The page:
Stanton Glantz, PhD's blog

More evidence that e-cigs cause asthma on top of the effects of smoking cigs

Rebecca J. Schweitzer and colleagues just published “E-cigarette use and asthma in a multiethnic sample of adolescents” in Preventive Medicine.  This paper adds to the growing case that e-cigarettes have adverse effects on lung health and health in general.  The odds of having asthma are increased by about 50% among adolescents who are using e-cigarettes, controlling for cigarette smoking and other risk factors. Read more »

The UN Global Compact (finally) throws the tobacco industry out

The UN Global Compact is an initiative to engage companies “to align strategies and operations with universal principles on human rights, labour, environment and anti-corruption, and take actions that advance societal goals.” 
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More evidence that the US permissive policy environment for e-cigs is expanding the tobacco epidemic

Hong-Jun Cho, Lauren Dutra, and I recently published “Differences in adolescent e-cigarette and cigarette prevalence in two policy environments: South Korea and the United States” in Nicotine and Tobacco Research.  This paper compares changes in e-cigarette and cigarette use in South Korea and the United States between 2011 and 2015.  Korea has maintained restrictive policies on e-cigarette Read more »

Derek Yach’s journey to the Dark Side is now complete

Derek Yach will lead Philip Morris International’s new Foundation for a Smoke Free World, the latest in PM’s corporate social responsibility PR efforts.  It is also part of the company’s effort to promote its new heat-not-burn IQOS product.
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More evidence that e-cigs are gateway to smoking cigs, this time from England!

Our e-cigarette enthusiast colleagues in England have generally taken the position that England was different from the USA, so that evidence from America showing that ecigs were bringing low (of starting nicotine with cigarettes) risk kids were being drawn into the nicotine market by e-cigs than progressing to cigarettes was not happening in England.
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Evidence that e-cig use patterns associated with quitting smoking: daily users quit more; everyone else quits less

The new paper by Daniel Giovenco and Christine Delnevo, “Prevalence of population smoking cessation by electronic cigarette use status in a national sample of recent smokers,” contributes to the emerging picture that intensive users of e-cigarettes are more likely to have stopped smoking while incidental users quit less.
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Father Michael Crosby, long-time friend and tobacco control leader, passes away

I was saddened to learn that Father Michael Crosby recently passed away from cancer.  Mike was an early leader in the movement to put shareholder pressure on the tobacco companies over their unethical marketing practices and for more than a decade was a leader among shareholder groups to put pressure on the media companies to get smoking out of youth-rated films.  As the CDC MMWR recently noted, this investor pressure has been an important element in the progress, albeit incomplete, that we have made to date.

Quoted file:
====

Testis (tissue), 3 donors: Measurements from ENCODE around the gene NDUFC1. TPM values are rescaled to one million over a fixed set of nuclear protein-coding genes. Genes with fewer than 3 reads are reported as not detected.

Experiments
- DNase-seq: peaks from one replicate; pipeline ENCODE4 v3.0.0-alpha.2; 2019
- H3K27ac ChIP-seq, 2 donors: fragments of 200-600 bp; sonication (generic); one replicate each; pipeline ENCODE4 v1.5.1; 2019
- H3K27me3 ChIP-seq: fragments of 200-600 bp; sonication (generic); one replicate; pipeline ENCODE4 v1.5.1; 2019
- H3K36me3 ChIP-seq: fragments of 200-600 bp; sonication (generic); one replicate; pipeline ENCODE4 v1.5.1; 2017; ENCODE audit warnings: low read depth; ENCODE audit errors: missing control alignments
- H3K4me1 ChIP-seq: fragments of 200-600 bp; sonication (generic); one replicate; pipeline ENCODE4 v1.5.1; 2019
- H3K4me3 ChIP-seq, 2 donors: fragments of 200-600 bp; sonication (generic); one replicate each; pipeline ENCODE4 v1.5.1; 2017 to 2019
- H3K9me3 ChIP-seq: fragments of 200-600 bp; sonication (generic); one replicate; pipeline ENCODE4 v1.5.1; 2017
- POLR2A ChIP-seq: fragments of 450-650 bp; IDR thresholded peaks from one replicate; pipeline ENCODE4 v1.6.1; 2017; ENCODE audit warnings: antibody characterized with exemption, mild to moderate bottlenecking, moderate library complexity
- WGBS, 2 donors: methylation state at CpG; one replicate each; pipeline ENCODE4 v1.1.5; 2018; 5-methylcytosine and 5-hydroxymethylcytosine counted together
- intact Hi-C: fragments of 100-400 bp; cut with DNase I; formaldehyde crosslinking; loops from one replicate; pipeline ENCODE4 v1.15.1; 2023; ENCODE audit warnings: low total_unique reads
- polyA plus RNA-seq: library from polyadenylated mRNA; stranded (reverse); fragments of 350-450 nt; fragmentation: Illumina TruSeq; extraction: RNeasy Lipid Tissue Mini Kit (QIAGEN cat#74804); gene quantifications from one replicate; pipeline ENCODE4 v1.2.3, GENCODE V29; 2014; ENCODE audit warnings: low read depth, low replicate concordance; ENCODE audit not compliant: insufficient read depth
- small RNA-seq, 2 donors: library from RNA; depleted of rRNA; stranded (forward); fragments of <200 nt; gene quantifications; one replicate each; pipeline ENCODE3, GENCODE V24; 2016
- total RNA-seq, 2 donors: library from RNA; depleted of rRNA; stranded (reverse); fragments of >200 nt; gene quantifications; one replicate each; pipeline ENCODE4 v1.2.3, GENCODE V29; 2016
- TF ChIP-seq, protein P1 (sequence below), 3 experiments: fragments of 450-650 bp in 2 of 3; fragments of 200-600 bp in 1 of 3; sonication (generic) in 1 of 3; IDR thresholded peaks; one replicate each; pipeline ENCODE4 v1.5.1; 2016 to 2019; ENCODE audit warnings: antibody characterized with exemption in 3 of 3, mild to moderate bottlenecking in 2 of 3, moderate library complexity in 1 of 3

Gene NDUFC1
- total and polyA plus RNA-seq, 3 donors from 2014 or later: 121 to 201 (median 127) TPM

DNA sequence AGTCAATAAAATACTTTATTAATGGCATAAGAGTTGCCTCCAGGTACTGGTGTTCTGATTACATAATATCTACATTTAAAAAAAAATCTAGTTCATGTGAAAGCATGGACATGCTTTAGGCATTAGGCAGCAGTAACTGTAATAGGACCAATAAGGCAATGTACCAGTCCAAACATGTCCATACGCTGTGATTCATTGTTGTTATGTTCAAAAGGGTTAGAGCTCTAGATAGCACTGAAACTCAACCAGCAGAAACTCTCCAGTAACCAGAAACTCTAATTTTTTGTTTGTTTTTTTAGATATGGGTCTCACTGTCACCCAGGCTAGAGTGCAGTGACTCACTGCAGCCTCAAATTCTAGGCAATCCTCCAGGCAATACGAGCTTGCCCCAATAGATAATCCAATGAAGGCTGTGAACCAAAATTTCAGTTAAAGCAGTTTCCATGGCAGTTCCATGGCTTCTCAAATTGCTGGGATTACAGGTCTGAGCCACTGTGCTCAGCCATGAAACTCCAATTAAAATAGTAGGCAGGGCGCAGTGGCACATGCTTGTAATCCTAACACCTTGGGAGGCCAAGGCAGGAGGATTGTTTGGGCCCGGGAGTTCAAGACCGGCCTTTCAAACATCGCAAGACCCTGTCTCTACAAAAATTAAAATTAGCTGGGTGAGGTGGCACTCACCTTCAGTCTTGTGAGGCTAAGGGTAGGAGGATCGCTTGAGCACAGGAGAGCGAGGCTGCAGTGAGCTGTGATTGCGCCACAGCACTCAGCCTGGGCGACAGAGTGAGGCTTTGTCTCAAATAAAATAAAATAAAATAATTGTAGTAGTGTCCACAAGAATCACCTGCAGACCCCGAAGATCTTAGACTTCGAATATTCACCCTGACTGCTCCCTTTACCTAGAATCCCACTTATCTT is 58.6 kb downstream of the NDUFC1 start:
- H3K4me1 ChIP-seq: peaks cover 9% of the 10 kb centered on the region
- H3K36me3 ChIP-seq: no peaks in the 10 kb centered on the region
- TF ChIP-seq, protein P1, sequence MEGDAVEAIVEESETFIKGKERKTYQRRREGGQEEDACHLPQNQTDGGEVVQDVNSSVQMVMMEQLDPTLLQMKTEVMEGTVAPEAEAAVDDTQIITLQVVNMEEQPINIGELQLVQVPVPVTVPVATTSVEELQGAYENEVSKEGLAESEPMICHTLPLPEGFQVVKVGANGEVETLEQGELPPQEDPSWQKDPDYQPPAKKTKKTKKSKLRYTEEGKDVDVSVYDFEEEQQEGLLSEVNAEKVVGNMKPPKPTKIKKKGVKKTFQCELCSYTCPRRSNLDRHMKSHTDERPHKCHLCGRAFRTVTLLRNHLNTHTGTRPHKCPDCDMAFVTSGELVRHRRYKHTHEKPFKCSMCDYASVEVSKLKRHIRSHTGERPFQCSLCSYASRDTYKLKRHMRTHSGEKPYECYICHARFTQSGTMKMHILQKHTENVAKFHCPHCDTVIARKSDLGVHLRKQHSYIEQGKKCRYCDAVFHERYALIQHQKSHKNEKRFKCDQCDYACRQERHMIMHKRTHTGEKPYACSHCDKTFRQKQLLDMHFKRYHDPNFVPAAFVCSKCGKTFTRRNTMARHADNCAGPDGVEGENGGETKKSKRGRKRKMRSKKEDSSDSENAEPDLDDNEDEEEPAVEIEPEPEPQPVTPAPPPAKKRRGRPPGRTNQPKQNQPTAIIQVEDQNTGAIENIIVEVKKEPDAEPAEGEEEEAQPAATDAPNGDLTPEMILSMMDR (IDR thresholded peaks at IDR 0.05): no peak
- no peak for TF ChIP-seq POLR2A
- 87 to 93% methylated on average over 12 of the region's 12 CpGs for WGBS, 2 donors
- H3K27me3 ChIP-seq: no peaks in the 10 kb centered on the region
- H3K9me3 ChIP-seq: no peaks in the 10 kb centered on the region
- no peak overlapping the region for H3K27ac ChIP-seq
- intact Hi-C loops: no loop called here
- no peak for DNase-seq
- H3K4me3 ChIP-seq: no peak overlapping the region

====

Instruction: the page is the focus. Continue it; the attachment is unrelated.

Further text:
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How Colombia resisted Big Tobacco and implemented strong advertising restrictions and health warning labels

Randy Uang, Eric Crosbie, and I just published Tobacco control law implementation in a middle-income country: Transnational tobacco control network overcoming tobacco industry opposition in Colombia in Global Public Health  This paper shows how, with strategic assistance from the global tobacco control community, Colombia was able to defend and implement strong legislation restricting advertising, promotion, and sponsorship as well as strong health warning labels, consistent with the FCTC. Read more »

What the tobacco companies know about NRT: Without counselling, it keeps people smoking

Dorie Apollonio and I just published “Tobacco Industry Research on Nicotine Replacement Therapy: “If Anyone Is Going to Take Away Our Business It Should Be Us” in American Journal of Public Health.  This paper uses previously secret tobacco industry documents to show that the cigarette companies were originally afraid that nicotine replacement therapy, combined with counselling, would cost them customers.
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What the tobacco companies know about NRT: Without counselling, it keeps people smoking

Dorie Apollonio and I just published “Tobacco Industry Research on Nicotine Replacement Therapy: “If Anyone Is Going to Take Away Our Business It Should Be Us” in American Journal of Public Health.  This paper uses previously secret tobacco industry documents to show that the cigarette companies were originally afraid that nicotine replacement therapy, combined with counselling, would cost them customers.
  Read more »

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